Melville Park abutters argue against Trinity development at Shawmut stop

Allston Street resident Andrew Saxe lays out a case against the apartment development brought by Trinity Financial on the Fitzpatrick Brothers property on Centre Street. Seth Daniel photo

Abutters to the Fitzpatrick Brothers auto body property on Centre Street last week laid out their case against an 81-unit apartment building proposed for the site by Trinity Financial.

Last November, the development company presented preliminary plans at a Melville Park Association (MPA) meeting and said that it expected to make a comprehensive case for the project at the group’s March meeting.

This is the third attempt by Trinity to develop that property over a period of years, with TLee Development — an unrelated firm— unsuccessfully trying to get an okay in between Trinity’s attempts a few years ago.

Speaking for at least eight fellow abutters last Thursday at the MPA monthly meeting, Andrew Saxe and Rachel Kemper gave a 30-minute presentation on why they felt the development, which is next to the Shawmut MBTA station, was inappropriate for their neighborhood. They claimed Shawmut is the only station that empties out into a residential-only neighborhood.

“We do not support the use or giving them 10 times above what is allowed by zoning,” Saxe said of the developers. “We think there are better things that [the property] could be used for.”

Saxe and Kemper started by explaining the history of the neighborhood, identifying it as part of an overlay district designed to keep the “historic character, existing scale, and quality of life” intact. 

Both said the Trinity’s plan is not fitting on that scale and is part of a larger trend of taking down historic homes and building larger and larger structures.

Saxe called the Trinity proposal a “cube,” or a “Marty Box,” referring to a term he has coined in relation to many of the apartment developments that occurred under former Mayor Martin Walsh.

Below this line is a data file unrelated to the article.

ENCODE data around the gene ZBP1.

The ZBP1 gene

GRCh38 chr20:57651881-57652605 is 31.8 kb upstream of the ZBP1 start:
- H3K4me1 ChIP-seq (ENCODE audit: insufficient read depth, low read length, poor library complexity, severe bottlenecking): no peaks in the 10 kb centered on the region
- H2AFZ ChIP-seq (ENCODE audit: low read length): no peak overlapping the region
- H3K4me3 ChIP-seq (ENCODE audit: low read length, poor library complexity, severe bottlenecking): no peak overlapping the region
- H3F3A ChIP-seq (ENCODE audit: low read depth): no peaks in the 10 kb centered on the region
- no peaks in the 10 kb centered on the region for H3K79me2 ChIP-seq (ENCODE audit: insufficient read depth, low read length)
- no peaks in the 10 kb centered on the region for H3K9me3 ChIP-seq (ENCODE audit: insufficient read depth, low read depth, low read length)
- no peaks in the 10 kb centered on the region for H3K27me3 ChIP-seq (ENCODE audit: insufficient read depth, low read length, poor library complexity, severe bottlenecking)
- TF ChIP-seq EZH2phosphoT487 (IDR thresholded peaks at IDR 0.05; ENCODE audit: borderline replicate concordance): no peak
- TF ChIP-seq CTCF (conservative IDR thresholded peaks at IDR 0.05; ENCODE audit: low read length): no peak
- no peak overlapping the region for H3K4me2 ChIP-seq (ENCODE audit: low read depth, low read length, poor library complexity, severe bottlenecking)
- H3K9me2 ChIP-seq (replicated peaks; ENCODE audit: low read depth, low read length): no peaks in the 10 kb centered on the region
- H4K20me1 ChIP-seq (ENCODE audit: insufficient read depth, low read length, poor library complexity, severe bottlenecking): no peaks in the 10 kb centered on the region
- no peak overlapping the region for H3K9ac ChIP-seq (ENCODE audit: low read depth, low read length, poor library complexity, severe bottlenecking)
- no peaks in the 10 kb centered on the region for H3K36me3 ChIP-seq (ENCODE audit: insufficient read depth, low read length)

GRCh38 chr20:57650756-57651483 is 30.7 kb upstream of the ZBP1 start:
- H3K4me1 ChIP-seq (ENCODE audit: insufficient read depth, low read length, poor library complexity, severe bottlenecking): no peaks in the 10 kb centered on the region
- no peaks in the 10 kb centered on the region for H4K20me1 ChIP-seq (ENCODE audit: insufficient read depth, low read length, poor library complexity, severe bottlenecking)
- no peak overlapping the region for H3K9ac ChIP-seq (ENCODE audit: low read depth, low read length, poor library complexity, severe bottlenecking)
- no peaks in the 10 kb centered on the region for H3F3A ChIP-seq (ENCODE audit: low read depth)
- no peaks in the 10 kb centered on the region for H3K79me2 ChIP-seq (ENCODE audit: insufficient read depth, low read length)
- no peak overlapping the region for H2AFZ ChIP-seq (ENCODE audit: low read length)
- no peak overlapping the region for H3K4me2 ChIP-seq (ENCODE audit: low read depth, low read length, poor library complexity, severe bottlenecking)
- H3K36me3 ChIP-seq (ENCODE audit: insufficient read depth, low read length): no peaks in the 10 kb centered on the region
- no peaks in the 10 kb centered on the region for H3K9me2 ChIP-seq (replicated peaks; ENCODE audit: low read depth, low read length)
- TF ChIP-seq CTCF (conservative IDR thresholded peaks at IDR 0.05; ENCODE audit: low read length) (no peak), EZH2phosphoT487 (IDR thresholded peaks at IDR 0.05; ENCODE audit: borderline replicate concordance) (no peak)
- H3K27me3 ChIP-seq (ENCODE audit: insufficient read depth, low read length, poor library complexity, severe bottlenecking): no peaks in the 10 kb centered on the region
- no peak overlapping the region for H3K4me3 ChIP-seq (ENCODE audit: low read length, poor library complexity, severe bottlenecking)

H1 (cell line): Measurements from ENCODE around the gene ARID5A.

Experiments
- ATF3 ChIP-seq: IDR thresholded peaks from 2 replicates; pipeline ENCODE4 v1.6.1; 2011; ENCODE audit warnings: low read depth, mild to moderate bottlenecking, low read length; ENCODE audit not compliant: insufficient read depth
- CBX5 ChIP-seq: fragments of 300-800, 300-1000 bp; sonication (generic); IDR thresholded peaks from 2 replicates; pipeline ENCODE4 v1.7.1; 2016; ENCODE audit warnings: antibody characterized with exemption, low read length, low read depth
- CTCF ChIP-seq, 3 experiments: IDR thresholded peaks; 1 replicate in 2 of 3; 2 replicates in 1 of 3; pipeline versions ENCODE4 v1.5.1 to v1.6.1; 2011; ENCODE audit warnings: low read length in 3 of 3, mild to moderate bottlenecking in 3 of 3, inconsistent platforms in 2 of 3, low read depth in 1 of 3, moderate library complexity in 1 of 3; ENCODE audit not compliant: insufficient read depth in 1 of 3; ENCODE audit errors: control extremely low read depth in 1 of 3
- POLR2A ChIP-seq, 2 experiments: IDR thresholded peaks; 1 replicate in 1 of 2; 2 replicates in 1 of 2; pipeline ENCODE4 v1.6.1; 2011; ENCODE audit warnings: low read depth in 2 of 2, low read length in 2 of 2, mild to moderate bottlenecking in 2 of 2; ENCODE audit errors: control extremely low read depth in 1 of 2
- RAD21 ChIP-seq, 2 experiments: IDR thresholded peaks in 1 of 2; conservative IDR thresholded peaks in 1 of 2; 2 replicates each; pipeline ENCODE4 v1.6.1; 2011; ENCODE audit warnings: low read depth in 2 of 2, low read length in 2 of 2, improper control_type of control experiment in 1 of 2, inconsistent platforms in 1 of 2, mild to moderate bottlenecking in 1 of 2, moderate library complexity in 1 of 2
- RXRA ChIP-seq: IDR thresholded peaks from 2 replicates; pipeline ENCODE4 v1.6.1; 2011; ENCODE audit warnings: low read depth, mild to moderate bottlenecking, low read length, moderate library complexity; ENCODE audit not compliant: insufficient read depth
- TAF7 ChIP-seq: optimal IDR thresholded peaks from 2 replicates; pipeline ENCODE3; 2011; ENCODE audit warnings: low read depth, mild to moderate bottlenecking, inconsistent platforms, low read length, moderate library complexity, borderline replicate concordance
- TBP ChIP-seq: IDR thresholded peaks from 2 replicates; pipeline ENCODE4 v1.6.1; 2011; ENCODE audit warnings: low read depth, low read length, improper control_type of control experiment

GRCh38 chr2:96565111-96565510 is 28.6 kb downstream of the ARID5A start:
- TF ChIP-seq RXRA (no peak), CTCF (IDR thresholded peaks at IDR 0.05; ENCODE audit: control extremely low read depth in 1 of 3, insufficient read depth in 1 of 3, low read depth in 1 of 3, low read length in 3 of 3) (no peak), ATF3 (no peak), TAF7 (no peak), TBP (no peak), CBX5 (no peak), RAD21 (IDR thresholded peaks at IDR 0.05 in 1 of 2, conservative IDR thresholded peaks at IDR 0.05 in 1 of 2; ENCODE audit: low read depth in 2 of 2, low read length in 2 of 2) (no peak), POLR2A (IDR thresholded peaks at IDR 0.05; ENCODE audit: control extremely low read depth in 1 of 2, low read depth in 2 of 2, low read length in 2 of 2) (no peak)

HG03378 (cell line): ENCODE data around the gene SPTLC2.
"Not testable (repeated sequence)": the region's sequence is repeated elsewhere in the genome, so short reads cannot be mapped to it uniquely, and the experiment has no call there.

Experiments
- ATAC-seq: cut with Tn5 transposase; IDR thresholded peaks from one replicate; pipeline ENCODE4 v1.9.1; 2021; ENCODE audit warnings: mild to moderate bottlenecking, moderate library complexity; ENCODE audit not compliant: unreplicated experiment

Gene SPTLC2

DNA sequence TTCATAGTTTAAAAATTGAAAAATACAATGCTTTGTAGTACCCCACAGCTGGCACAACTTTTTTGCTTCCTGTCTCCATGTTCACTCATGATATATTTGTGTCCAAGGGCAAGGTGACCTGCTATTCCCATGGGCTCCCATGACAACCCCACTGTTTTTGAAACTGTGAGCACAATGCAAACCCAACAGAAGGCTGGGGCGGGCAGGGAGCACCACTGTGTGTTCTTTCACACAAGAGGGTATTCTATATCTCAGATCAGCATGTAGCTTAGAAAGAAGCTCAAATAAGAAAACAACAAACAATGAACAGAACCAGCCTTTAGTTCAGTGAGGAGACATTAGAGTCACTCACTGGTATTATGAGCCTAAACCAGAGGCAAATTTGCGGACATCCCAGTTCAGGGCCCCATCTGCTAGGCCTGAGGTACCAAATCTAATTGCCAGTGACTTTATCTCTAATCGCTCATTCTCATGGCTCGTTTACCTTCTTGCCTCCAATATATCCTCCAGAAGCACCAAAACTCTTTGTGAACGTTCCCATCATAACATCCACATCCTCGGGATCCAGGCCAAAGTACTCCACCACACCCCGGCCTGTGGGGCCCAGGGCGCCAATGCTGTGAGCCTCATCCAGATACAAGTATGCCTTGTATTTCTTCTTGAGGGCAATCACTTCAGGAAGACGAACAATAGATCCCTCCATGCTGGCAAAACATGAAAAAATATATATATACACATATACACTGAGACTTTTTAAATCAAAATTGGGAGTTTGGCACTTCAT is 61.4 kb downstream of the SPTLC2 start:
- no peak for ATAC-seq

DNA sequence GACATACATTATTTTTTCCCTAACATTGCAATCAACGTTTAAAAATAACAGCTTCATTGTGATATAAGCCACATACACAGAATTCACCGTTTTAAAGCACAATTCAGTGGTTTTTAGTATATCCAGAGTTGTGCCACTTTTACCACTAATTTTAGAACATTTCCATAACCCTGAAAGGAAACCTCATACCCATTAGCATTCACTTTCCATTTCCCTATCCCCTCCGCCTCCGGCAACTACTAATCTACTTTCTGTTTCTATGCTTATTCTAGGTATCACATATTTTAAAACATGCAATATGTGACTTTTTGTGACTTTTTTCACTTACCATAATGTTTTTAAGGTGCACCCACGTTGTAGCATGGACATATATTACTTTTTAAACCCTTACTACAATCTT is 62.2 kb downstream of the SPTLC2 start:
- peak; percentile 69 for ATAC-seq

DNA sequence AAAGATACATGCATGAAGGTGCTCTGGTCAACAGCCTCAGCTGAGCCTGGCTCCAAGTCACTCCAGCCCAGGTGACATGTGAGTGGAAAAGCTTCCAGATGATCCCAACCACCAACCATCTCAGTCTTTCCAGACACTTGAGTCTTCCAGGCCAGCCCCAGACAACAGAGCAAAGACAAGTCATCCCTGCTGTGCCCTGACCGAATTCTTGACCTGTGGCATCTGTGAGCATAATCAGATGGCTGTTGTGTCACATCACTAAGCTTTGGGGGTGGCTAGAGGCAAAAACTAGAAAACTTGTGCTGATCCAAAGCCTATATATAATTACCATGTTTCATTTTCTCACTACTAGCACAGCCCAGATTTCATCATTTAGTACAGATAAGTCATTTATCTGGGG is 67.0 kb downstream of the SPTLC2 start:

“We are not just residents, but stewards of one of Boston’s most beautiful neighborhoods,” he said. “In the last eight years, it has been an assault and land-banking and letting houses get run down. The oldest houses have the biggest lots. Now they come in and rip down the houses for the lots. I call it the ‘extractive model’ and it isn’t sustainable.”

Added abutter Tony Brown, who said he would lose the best qualities of his backyard by having to look at a four-story wall: “That square box doesn’t belong in this neighborhood. I’ve been here 30 years and I’m not moving and won’t give permission to anyone that wants to hinder my green space and that of my grandchildren. I want development, but something to complement the neighborhood and not benefit investors.”

Saxe said the property is made up of four lots, and in keeping with its zoning, only eight units would be allowed. So far, the neighbors only came close with the TLee Development, which was looking at 37 units; neighbors were only willing to allow 25.

The give-and-take over the units is happening because of the purchase price of the Fitzpatrick property, Saxe said. “Anything above a $1 million sales price is a business risk for anyone involved. If someone is paying over $1 million, it’s not on us to make that decision easier for them. It’s not for us to have to feel we have to approve a variance to make someone’s business risk good. That’s not our role as neighbors.”

The final argument against the development was the condition of Centre Street, a narrow, two-way street leading from Codman Square down to Dorchester Avenue that can be treacherous at busy times of the day. Abutters said it is common to see fistfights among frustrated drivers; they add that existing conditions without the apartment building do not work.

“It was never widened,” said Saxe. “We’re dealing with how it was laid out in 1720 or 1750. It’s a two-way street. You either have to take out a lane of parking or make it one way. It’s not working the way it is and to put 81 units on top of it would be a nightmare, particularly for the abutters.”

While a majority of those at the well-attended, in-person meeting inside the Epiphany School seemed to be against the current Trinity proposal, some said it was time to start accommodating more dense development.

Jacquie Bishop, who attends meetings of the MPA and the St. Mark’s Area Civic Association (SMACA), said residents can’t continue to get upset over density, while also being upset over the lack of housing affordability in a growing city like Boston.

“We don’t have any place to put people,” she said. “The vitriol around size and scope, I think, we all need to pivot our thinking on that…I’m hearing 24 units. I’d like to see a middle ground of 40 to 50 units. I want to propose to all of us to think outside of the narrow box that all of Dorchester has to look the way it did…It’s very, very frustrating to sit through these conversations all the time in meetings and then in our living rooms bemoan the fact that the city is no longer affordable.”

Trinity Financial is expected to present its argument for the project at March’s MPA meeting.

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